When they want to produce a black colour, they mix the soot procured from an oily nut called dooedooe, with the juice of the kokka, in different quantities, according to the proposed depth of the tinge. They say that the black sort of cloth, which is commonly most glazed, makes a cold dress, but the other a warm one; and, to obtain strength in both, they are always careful to join the small pieces lengthwise, which makes it impossible to tear the cloth in any direction but one.

    On our return from the country we met with Feenou, and took him and another young chief on board to dinner. When our fare was set upon the table, neither of them would eat a bit, saying that they were taboo avy. But, after inquiring how the victuals had been dressed, having found that no avy (water) had been used in cooking a pig and some yams, they both sat down and made a very hearty meal; and, on being assured that there was no water in the wine, they drank of it also.
    From this we conjectured that, on some account or another, they were, at this time, forbidden to use water; or, which was more probable, they did not like the water we made use of, it being taken up out of one of their bathing-places. This was not the only time of our meeting with people that were taboo avy; but for what reason we never could tell with any degree of certainty...

    The cattle, which we had brought, and which were all on shore, however carefully guarded, I was sensible, ran no small risk, when I considered the thievish disposition of many of the natives, and their dexterity in appropriating to themselves, by stealth, what they saw no prospect of obtaining by fair means. For this reason, I thought it prudent to declare my intention of leaving behind me some of our animals; and even to make a distribution of them previously to my departure.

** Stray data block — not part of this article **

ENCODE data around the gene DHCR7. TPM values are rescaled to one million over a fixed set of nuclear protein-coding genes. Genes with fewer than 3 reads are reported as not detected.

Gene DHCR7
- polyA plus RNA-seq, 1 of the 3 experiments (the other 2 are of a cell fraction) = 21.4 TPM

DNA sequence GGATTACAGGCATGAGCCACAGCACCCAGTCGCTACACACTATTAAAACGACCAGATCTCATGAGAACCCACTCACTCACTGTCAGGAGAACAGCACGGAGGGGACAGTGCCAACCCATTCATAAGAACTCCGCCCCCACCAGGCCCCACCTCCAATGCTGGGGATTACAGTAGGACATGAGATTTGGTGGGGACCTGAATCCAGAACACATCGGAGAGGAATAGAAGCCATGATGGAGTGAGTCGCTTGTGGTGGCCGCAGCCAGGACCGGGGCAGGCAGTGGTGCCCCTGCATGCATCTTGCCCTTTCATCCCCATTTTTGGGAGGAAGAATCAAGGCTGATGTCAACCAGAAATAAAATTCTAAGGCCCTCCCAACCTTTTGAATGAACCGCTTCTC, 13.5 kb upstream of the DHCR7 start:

With this view, in the evening of the 19th, I assembled all the chiefs before our house, and my intended presents to them were marked out. To Poulaho, the king, I gave a young English bull and cow; to Mareewagee, a Cape ram, and two ewes; and to Feenou, a horse and a mare. As my design, to make such a distribution, had been made known the day before, most of the people in the neighbourhood were then present, I instructed Omai to tell them, that there were no such animals within many months' sail of their island; that we had brought them, for their use, from that immense distance, at a vast trouble and expense; that, therefore, they must be careful not to kill any of them till they had multiplied to a numerous race; and, lastly, that they and their children ought to remember, that they had received them from the men of Britane.
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    Kingdom of Tonga: The archipelago of "The Friendly Islands" was united into a Polynesian kingdom in 1845. It became a constitutional monarchy in 1875 and a British protectorate in 1900.